The Bob Edwards Show, February 3-7, 2014
Monday, February 3, 2014: This Friday, George Clooney’s film, The Monuments Men, opens nationwide. Based on the book by writer and World War II specialist Robert Edsel, it tells the story of the men and women who worked to save the art and antiquities of Europe during World War II. Edsel’s most recent book is Saving Italy: The Race to Rescue a Nation’s Treasures from the Nazis and is now available in paperback. Then, we remember Oscar-winning actor Philip Seymour Hoffman, who died Sunday at the age of 46. In 2005, he spoke with Bob about his career and his film “Capote.” Hoffman won his only Academy Award for that role as Truman Capote.
Tuesday, February 4, 2014: Back when segregation still ruled the South, a totally integrated music studio in Memphis began making records, and launched the careers of Otis Redding, Isaac Hayes, Sam and Dave and many more. Bob talks with writer Robert Gordon about his book, Respect Yourself: Stax Records and the Soul Explosion.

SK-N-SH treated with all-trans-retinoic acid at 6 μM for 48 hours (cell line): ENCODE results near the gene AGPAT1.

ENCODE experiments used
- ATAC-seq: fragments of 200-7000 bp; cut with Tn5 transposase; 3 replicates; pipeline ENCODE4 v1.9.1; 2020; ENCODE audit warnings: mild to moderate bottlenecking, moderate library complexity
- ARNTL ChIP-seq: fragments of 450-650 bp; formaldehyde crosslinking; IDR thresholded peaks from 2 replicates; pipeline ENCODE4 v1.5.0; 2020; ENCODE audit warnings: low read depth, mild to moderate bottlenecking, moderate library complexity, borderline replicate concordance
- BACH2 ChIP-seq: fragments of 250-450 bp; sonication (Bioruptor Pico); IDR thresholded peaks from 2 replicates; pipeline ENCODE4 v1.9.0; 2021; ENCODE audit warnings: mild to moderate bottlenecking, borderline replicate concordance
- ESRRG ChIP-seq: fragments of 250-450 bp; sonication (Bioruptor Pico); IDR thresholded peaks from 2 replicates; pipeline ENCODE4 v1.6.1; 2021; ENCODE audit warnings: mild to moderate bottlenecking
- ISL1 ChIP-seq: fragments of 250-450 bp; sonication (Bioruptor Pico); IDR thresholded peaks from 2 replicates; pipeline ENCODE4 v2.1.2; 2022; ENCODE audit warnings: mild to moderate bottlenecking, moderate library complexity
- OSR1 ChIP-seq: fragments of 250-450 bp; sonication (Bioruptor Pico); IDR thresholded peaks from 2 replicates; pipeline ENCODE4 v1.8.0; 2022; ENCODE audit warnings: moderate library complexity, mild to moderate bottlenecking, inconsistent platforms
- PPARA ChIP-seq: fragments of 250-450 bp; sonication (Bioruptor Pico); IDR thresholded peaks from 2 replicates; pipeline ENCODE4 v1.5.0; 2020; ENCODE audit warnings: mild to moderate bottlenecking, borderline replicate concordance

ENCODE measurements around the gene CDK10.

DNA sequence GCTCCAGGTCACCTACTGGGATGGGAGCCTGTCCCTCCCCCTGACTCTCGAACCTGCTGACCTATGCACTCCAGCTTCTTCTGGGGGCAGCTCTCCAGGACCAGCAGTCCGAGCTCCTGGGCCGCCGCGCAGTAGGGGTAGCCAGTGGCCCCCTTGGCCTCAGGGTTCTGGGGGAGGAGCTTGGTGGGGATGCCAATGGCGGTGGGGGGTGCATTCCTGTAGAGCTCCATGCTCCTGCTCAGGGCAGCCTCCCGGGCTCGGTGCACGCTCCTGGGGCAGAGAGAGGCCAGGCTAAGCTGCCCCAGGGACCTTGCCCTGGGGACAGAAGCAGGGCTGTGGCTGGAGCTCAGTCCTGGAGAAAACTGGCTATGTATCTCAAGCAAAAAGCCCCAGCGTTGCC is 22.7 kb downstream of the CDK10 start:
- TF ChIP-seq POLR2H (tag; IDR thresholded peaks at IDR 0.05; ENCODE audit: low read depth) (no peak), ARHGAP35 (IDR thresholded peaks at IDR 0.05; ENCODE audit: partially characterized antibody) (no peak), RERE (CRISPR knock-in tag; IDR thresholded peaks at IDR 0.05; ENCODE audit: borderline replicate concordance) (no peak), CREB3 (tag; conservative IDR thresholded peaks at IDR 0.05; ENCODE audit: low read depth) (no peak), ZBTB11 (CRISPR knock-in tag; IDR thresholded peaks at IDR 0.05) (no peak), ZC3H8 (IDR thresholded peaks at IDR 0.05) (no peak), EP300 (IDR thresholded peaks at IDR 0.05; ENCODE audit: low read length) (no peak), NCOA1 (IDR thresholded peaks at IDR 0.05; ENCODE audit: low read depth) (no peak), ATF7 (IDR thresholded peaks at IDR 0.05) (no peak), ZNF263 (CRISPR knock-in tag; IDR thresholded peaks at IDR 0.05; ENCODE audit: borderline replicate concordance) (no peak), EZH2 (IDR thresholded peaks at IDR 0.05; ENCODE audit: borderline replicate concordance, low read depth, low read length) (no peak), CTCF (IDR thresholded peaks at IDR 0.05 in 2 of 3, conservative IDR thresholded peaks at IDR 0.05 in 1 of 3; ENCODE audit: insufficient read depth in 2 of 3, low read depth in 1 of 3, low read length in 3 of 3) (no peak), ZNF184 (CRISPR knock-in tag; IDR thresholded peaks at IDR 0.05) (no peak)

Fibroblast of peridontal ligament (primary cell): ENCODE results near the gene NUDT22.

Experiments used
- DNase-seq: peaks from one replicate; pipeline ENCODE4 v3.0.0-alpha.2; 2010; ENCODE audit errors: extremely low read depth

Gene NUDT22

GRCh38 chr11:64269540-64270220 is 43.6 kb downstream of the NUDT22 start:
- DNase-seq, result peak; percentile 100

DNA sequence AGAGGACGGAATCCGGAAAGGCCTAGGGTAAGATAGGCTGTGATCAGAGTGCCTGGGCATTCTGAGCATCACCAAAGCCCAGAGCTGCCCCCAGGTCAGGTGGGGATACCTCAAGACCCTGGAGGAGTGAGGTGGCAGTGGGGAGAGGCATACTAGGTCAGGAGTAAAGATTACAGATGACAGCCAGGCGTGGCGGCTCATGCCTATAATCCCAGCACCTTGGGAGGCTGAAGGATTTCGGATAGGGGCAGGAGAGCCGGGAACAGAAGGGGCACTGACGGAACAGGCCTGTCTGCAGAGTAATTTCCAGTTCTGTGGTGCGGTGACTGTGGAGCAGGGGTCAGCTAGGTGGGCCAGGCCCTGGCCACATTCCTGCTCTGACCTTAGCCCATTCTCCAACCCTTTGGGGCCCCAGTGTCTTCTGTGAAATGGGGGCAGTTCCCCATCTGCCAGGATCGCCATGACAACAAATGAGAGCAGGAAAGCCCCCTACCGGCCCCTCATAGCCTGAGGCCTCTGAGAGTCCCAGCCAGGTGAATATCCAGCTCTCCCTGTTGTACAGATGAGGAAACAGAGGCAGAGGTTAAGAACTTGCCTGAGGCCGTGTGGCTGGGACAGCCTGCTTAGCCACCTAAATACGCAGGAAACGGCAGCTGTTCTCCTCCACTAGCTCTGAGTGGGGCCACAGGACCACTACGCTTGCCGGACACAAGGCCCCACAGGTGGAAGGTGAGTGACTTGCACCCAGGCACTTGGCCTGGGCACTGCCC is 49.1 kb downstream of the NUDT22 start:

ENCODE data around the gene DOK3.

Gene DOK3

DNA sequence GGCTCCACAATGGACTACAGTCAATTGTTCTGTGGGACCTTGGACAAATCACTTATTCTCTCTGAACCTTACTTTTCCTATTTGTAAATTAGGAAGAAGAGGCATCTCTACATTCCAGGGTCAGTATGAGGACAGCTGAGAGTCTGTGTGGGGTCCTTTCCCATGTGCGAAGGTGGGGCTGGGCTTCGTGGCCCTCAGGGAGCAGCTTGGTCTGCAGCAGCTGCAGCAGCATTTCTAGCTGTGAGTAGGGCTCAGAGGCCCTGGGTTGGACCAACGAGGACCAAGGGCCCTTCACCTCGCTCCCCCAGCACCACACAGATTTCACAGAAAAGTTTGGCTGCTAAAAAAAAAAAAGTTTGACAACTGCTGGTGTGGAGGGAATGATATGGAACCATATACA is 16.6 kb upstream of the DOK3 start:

Wednesday, February 5, 2014: In his new book, Company Man: Thirty Years of Controversy and Crisis in the CIA, John Rizzo writes that there was a moment early in the planning stages of the war against terror when he could have single-handedly ended the use of “enhanced interrogation techniques.” But he did not. Instead, as the CIA’s chief lawyer, he prepared the government’s legal case for their use. And he says now that he’d make the same decision he made then.
Thursday, February 6, 2014: Kim Fu’s debut novel For Today I Am A Boy tells the story of a Chinese immigrant family with four children. One of those little tikes is secretly transgendered. Fu talks to Bob about her book and her gender-bending imagination. Then, the first in our series honoring Black History Month, this time we cast an appreciative light on Ma Rainey, “The Mother of the Blues.” Finally, Israeli mandolin player Avi Avital titled his latest album Between Worlds, appropriate given both the musician’s and his instrument’s ability to move easily among musical genres. The 35-year old musician talks with Bob about his album’s blend of jazz, classical, and klezmer and the renaissance of the mandolin.
Friday, February 7, 2014: Doyle McManus, Washington columnist for the Los Angeles Times, joins Bob to discuss the latest political news. Then, actress, playwright, and screenwriter Zoe Kazan stars in director Jenee LaMarque’s new film, The Pretty One, as Laurel Audrey, a young woman who assumes her identical twin sister’s identity after her sister passes away. The Pretty One opens February 7th.